National Asset Management Agency ‘categorically’ rejects report’s conclusions

Nama says Comptroller and Auditor General Séamus McCarthy used wrong calculations

 Nama chairman Frank Daly: if the agency had kept the Project Eagle portfolio “there would be no investor interested in buying it today”. Photograph: Gareth Chaney Collins

Nama chairman Frank Daly: if the agency had kept the Project Eagle portfolio “there would be no investor interested in buying it today”. Photograph: Gareth Chaney Collins

 

Nama has argued that Comptroller and Auditor General (C&AG) Séamus McCarthy used the wrong calculations to conclude that the agency’s controversial Project Eagle sale cost taxpayers £190 million (€220 million).

The C&AG’s report found that Nama’s sale in April 2014 of its Northern Ireland loans to US company, Cerberus Capital Management, for £1.3 billion, left the State with a probable significant loss.

Mr McCarthy’s report based this on the difference between the price that Nama decided to seek for the property loans and the agency’s own calculations of what might have been realised if it held on to them for longer instead of selling them at that time.

Nama’s chairman, Frank Daly, said if the agency had kept the Project Eagle portfolio “there would be no investor interested in buying it today – or in the foreseeable future – at anything close to the £1.322 billion price that was actually achieved”.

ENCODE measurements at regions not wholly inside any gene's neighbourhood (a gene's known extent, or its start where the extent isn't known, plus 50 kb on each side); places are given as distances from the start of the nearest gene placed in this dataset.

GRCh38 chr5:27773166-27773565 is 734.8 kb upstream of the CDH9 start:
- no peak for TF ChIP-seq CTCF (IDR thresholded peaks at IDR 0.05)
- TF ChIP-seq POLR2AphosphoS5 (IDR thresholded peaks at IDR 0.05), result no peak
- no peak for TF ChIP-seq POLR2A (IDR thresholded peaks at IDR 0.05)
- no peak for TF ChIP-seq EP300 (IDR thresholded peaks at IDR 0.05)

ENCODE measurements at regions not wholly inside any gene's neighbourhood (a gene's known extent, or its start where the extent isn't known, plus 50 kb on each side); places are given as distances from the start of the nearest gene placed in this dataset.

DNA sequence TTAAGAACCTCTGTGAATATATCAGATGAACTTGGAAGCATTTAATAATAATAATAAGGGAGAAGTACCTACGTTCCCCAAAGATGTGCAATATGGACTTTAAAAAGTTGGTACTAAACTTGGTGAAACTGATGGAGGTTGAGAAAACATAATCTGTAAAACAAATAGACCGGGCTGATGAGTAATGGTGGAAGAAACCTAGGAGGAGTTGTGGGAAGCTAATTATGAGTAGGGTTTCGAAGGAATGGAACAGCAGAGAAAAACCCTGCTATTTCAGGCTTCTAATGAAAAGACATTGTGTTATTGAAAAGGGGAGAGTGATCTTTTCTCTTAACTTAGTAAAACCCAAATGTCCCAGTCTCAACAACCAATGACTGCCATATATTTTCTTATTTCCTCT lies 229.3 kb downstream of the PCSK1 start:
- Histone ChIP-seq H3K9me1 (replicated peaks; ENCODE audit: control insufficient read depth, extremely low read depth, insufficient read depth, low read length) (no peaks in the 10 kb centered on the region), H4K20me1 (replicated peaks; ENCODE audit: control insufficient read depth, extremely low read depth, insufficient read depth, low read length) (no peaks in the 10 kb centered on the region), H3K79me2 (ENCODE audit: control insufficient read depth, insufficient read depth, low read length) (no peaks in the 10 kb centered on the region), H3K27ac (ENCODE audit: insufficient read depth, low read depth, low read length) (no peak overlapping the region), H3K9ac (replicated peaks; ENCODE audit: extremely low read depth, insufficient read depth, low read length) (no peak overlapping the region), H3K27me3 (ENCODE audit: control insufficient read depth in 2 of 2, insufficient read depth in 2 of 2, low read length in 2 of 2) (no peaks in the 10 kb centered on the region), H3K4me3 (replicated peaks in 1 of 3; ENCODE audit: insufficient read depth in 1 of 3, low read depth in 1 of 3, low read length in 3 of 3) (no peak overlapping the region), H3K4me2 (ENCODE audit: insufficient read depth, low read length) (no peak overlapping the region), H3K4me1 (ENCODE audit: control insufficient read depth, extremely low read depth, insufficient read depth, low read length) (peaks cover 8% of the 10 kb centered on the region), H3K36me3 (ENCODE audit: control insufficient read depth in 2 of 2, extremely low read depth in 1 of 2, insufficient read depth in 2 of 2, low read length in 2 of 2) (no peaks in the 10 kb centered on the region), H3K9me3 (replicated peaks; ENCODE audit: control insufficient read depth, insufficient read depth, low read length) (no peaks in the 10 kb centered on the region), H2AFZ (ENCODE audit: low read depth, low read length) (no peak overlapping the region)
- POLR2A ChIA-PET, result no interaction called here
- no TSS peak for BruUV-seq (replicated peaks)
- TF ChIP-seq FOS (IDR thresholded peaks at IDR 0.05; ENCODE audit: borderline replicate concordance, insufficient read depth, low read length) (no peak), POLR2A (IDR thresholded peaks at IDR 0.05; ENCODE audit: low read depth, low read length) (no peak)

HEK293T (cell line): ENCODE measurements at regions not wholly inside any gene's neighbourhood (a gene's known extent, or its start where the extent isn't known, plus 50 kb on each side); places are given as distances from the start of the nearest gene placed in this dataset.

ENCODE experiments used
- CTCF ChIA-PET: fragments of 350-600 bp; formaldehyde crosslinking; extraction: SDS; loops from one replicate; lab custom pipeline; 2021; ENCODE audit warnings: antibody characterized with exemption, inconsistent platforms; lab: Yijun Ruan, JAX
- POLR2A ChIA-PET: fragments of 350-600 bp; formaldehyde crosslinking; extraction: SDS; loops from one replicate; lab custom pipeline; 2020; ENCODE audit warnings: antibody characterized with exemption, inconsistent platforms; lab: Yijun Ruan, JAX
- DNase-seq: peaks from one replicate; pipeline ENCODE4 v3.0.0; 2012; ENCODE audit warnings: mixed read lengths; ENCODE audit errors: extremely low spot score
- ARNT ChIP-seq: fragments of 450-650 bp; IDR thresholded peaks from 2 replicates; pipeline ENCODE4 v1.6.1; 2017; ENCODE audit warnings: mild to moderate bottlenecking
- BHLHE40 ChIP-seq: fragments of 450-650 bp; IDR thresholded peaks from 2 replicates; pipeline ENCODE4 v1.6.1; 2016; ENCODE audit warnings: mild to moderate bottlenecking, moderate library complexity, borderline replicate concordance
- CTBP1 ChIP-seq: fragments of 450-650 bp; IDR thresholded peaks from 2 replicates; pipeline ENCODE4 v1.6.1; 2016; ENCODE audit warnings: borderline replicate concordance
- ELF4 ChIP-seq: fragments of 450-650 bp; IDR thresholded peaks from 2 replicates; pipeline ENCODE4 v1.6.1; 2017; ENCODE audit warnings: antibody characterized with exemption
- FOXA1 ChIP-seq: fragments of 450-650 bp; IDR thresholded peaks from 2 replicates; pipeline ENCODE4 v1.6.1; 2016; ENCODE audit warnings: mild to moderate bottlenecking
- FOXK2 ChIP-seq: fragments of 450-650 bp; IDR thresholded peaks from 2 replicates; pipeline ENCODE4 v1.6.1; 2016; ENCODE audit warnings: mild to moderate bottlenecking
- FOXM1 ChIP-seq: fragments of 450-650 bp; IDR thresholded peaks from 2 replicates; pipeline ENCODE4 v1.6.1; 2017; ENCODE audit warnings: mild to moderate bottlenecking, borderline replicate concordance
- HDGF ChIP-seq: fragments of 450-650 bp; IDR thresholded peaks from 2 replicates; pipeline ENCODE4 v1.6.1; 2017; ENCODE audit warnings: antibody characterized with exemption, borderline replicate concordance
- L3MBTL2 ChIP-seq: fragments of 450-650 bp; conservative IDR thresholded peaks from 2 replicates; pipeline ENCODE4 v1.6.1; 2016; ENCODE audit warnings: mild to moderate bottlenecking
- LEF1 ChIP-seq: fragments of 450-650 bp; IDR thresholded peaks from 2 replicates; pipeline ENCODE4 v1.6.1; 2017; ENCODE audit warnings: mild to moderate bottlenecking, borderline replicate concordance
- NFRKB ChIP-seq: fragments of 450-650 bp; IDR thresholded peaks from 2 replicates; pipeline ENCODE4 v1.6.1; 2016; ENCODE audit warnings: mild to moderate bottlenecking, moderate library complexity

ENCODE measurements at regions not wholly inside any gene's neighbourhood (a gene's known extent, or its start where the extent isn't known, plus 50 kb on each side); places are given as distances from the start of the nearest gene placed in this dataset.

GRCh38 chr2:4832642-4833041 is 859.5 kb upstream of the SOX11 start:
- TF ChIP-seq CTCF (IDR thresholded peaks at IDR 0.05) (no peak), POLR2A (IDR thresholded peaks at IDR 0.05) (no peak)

Calculations

The agency’s statement argued the C&AG valued loans tied to poor-quality properties in Northern Ireland using calculations that would only apply to high-quality loans linked to properties in Dublin and London.

It said reports by international firms such as accountants KPMG, property dealers, Eastdil, and its agent on the Project Eagle sale, Lazard, all support its position.

Nama also argued the market did not support the C&AG’s position, while its report was produced by staff with no market experience of selling loans. It added that the comptroller’s office did not hire specialists in this area to work on its report as it originally had said it would.

“If the evidence of market experts on the discount rate is accepted, the price actually achieved on the Eagle sale was the best price achievable in the market and there was therefore no ‘probable loss’ by reference to the market price,” Nama’s statement said.

Irregularities

It also claimed that, contrary to recent reports, there are no findings of irregularities in the sale process. Part of the controversy over the deal stems from the involvement of former Nama adviser, Frank Cushnahan, in an unsuccessful bid and that he appeared to have information about developers’ debts to the agency.

The statement said the C&AG established no link between Mr Cushnahan’s actions and the sale’s outcome or the price ultimately achieved.

“The report finds and confirms Nama’s position that no member of the Northern Ireland advisory committee had access to confidential Nama information on any debtor or asset,” it added.

Mr Daly stressed that the agency had the utmost respect for the C&AG and his staff and acknowledged that they had performed an important task in scrutinising Nama over the last seven years.

“Regrettably the key conclusions in this report are without the relevant loan sale market expertise and as such we have no option but regretfully to reject them categorically,” he said.